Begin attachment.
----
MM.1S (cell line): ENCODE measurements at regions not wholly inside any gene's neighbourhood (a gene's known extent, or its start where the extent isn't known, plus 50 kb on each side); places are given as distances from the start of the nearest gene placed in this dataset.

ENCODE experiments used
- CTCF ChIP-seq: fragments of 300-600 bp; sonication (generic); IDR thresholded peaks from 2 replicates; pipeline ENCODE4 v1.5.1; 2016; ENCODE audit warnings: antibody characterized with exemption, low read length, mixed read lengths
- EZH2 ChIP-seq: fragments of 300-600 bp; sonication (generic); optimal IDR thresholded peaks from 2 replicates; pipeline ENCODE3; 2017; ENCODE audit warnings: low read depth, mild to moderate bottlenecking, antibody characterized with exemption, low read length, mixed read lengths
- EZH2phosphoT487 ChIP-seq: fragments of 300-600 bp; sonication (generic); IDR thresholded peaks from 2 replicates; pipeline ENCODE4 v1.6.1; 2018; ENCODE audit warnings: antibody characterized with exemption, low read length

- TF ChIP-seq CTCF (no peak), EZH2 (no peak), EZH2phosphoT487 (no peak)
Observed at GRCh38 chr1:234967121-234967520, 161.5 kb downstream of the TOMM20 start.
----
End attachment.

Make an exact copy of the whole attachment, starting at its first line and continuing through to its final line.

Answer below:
MM.1S (cell line): ENCODE measurements at regions not wholly inside any gene's neighbourhood (a gene's known extent, or its start where the extent isn't known, plus 50 kb on each side); places are given as distances from the start of the nearest gene placed in this dataset.

ENCODE experiments used
- CTCF ChIP-seq: fragments of 300-600 bp; sonication (generic); IDR thresholded peaks from 2 replicates; pipeline ENCODE4 v1.5.1; 2016; ENCODE audit warnings: antibody characterized with exemption, low read length, mixed read lengths
- EZH2 ChIP-seq: fragments of 300-600 bp; sonication (generic); optimal IDR thresholded peaks from 2 replicates; pipeline ENCODE3; 2017; ENCODE audit warnings: low read depth, mild to moderate bottlenecking, antibody characterized with exemption, low read length, mixed read lengths
- EZH2phosphoT487 ChIP-seq: fragments of 300-600 bp; sonication (generic); IDR thresholded peaks from 2 replicates; pipeline ENCODE4 v1.6.1; 2018; ENCODE audit warnings: antibody characterized with exemption, low read length

- TF ChIP-seq CTCF (no peak), EZH2 (no peak), EZH2phosphoT487 (no peak)
Observed at GRCh38 chr1:234967121-234967520, 161.5 kb downstream of the TOMM20 start.